78 per cent rise in homophobic incidents in France in 2013, campaigners

Photos posted by Wilfred de Bruijn (L) and "Sylvain" on Facebook after the alleged attacks
Photos posted by Wilfred de Bruijn (L) and "Sylvain" on Facebook after the alleged attacks Screengrab Facebook

French gay rights campaigners claim there was a 78 per cent leap in homophobic acts in 2013. They blame the campaign against gay marriage for creating a climate of hatred that led to public insults and physical attacks.


The SOS Homophobie campaign received 3,500 reports of “lesbophobia, gayphobia, biphobia and transphobia”, a rise of 78 per cent on 2012, according to its annual report, published Tuesday.

The cases range from insults on the internet, in the street or at work to threats and physical attacks.

According to the report:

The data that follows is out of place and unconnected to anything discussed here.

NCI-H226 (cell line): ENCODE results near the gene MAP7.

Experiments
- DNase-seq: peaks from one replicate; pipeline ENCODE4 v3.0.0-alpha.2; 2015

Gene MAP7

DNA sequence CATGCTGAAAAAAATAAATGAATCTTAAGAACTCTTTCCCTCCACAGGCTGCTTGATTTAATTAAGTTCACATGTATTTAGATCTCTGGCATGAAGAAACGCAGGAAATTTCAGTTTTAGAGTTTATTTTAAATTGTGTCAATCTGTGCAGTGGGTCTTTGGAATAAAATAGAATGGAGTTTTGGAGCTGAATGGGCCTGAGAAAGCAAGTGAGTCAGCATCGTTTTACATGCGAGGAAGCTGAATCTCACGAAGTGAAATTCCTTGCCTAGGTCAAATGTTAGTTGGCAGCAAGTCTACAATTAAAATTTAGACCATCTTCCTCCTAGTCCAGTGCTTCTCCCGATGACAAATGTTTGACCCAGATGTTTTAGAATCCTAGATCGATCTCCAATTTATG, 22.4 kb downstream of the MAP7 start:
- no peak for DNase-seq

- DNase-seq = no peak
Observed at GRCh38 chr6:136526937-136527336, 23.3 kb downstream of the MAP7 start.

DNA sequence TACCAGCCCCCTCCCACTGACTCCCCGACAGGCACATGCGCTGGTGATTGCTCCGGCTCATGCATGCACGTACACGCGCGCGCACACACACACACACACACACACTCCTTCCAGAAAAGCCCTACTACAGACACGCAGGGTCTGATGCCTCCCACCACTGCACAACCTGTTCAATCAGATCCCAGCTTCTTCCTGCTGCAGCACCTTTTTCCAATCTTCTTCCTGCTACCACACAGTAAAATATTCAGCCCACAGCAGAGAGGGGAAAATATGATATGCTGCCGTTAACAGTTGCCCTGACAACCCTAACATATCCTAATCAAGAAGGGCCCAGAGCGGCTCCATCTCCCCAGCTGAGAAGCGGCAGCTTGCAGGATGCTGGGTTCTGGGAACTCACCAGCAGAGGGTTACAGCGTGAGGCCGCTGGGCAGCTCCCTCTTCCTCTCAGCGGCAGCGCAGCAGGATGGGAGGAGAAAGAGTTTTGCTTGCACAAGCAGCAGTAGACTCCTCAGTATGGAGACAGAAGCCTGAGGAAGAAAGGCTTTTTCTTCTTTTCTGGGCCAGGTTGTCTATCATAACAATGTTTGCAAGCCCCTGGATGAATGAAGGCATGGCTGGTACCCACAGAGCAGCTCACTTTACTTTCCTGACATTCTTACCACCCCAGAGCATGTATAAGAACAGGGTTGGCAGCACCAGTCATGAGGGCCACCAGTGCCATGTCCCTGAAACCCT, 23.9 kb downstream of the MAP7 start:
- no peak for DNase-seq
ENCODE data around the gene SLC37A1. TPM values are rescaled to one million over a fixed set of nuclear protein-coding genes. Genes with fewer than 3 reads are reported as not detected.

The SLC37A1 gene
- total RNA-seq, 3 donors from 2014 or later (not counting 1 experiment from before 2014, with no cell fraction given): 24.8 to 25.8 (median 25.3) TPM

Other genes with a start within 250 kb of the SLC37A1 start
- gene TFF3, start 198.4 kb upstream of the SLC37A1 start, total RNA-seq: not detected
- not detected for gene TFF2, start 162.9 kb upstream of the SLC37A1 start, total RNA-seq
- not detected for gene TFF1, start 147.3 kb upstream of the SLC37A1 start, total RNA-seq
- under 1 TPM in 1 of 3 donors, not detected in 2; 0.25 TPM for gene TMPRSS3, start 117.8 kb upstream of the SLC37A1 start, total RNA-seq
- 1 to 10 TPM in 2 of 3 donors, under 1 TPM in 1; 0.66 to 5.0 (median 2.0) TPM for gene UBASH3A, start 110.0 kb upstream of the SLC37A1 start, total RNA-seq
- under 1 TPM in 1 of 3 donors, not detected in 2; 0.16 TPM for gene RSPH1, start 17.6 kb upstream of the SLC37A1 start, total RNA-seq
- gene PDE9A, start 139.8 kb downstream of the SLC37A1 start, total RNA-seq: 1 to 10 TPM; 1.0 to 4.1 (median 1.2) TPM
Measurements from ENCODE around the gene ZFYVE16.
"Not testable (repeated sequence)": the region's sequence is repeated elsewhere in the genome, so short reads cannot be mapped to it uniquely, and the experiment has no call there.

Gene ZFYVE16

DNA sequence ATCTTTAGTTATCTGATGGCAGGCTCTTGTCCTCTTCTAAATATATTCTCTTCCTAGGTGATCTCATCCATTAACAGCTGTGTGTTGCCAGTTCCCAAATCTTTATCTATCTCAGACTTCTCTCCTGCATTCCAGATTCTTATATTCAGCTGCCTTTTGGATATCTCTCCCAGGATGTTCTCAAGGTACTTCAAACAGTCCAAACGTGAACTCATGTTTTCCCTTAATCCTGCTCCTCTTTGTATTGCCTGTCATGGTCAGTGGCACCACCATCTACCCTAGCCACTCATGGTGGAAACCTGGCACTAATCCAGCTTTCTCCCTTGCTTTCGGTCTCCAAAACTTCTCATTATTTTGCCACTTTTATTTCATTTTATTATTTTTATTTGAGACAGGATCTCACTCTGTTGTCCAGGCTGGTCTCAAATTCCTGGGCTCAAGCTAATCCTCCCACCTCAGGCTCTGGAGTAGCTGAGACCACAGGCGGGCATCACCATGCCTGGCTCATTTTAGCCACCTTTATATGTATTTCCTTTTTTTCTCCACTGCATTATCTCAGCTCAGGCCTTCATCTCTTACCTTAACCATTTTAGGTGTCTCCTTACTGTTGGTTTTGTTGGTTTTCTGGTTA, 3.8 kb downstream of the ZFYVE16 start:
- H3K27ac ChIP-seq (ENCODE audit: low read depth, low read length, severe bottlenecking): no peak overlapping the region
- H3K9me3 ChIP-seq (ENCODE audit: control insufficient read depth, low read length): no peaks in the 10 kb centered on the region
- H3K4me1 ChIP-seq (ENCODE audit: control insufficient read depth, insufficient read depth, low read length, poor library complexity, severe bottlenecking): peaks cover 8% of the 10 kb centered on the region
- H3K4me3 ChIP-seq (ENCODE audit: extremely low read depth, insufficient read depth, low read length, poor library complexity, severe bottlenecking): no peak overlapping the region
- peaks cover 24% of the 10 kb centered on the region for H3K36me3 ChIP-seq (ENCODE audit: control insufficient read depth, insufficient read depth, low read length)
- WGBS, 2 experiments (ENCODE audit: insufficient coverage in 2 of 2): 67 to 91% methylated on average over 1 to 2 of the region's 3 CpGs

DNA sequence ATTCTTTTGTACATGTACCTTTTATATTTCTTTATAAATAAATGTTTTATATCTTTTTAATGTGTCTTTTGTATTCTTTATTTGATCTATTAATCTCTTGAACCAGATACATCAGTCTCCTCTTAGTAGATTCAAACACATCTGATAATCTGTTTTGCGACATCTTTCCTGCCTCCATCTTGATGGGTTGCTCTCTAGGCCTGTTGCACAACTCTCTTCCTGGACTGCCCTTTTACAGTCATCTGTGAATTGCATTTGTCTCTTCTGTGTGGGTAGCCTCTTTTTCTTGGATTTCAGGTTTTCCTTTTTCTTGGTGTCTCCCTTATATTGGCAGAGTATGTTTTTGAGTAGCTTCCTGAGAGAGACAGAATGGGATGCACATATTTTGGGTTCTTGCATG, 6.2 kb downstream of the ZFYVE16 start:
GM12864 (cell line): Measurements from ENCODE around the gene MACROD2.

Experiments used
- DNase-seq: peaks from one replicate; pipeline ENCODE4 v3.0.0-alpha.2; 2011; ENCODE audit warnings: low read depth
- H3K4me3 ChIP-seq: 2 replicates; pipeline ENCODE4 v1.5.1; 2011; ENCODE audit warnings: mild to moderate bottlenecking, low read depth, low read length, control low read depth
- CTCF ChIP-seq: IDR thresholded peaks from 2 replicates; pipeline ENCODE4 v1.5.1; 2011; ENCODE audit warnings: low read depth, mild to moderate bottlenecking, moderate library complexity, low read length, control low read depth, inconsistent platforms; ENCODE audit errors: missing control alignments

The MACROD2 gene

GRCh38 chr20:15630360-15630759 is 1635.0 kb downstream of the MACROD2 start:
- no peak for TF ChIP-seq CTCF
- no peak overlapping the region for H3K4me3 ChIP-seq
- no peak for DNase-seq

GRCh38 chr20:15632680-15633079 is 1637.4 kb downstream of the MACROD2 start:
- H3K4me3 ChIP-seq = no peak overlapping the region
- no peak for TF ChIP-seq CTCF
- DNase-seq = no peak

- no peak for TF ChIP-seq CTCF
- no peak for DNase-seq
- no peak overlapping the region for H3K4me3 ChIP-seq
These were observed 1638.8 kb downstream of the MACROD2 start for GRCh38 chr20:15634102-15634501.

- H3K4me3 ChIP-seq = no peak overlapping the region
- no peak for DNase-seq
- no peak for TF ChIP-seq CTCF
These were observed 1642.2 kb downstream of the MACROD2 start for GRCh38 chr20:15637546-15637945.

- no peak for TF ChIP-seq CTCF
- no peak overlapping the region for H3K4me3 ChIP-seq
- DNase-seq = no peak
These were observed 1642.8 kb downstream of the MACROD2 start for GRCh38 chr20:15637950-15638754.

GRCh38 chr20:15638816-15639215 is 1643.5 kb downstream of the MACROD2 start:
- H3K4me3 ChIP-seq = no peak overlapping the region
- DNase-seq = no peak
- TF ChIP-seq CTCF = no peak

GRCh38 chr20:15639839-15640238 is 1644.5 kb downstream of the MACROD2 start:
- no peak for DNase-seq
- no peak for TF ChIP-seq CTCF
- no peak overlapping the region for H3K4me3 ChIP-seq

• Insults made up 39 per cent of cases;
  • Physical attacks made up six per cent but rose 54 per cent to one every two days;
  • The number of homophobic statements reported on the internet “soared” from 656 to 1,723;
  • The number of cases in schools “continued to rise” - by 25 per cent last year.

The organisation blames the campaign against the government’s legalisation of gay marriage for the rise.

“We can welcome the passing of the law on marriage for all … of this new step towards equality,” it comments but “this victory leaves a bitter taste in the mouth” because the language used by its opponents “legitimised homophobic insults and violence”.

“In recent months homophobic language has become completely unabashed in all spheres of society,” it concludes.

The alleged attackers of a gay couple in April last year appeared in court in Paris on 6 May.

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